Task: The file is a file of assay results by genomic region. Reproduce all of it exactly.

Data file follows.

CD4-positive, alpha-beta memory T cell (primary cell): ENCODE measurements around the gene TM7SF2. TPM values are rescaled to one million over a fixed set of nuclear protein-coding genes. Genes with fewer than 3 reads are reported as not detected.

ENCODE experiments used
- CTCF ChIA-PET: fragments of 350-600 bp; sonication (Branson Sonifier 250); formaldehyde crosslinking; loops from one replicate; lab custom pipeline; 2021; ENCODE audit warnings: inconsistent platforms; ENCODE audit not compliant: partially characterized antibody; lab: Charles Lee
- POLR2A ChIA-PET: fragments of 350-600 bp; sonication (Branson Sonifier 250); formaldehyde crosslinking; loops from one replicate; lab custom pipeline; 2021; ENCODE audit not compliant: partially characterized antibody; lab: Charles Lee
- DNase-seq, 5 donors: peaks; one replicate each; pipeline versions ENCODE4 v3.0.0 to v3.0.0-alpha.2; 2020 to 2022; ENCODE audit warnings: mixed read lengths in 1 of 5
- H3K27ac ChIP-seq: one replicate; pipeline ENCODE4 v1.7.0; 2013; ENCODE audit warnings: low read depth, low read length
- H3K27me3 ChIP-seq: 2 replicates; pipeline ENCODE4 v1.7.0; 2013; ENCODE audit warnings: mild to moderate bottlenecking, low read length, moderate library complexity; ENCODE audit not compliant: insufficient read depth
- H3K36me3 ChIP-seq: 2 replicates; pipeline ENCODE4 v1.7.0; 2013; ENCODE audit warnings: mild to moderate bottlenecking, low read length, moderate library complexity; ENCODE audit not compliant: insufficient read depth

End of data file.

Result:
CD4-positive, alpha-beta memory T cell (primary cell): ENCODE measurements around the gene TM7SF2. TPM values are rescaled to one million over a fixed set of nuclear protein-coding genes. Genes with fewer than 3 reads are reported as not detected.

ENCODE experiments used
- CTCF ChIA-PET: fragments of 350-600 bp; sonication (Branson Sonifier 250); formaldehyde crosslinking; loops from one replicate; lab custom pipeline; 2021; ENCODE audit warnings: inconsistent platforms; ENCODE audit not compliant: partially characterized antibody; lab: Charles Lee
- POLR2A ChIA-PET: fragments of 350-600 bp; sonication (Branson Sonifier 250); formaldehyde crosslinking; loops from one replicate; lab custom pipeline; 2021; ENCODE audit not compliant: partially characterized antibody; lab: Charles Lee
- DNase-seq, 5 donors: peaks; one replicate each; pipeline versions ENCODE4 v3.0.0 to v3.0.0-alpha.2; 2020 to 2022; ENCODE audit warnings: mixed read lengths in 1 of 5
- H3K27ac ChIP-seq: one replicate; pipeline ENCODE4 v1.7.0; 2013; ENCODE audit warnings: low read depth, low read length
- H3K27me3 ChIP-seq: 2 replicates; pipeline ENCODE4 v1.7.0; 2013; ENCODE audit warnings: mild to moderate bottlenecking, low read length, moderate library complexity; ENCODE audit not compliant: insufficient read depth
- H3K36me3 ChIP-seq: 2 replicates; pipeline ENCODE4 v1.7.0; 2013; ENCODE audit warnings: mild to moderate bottlenecking, low read length, moderate library complexity; ENCODE audit not compliant: insufficient read depth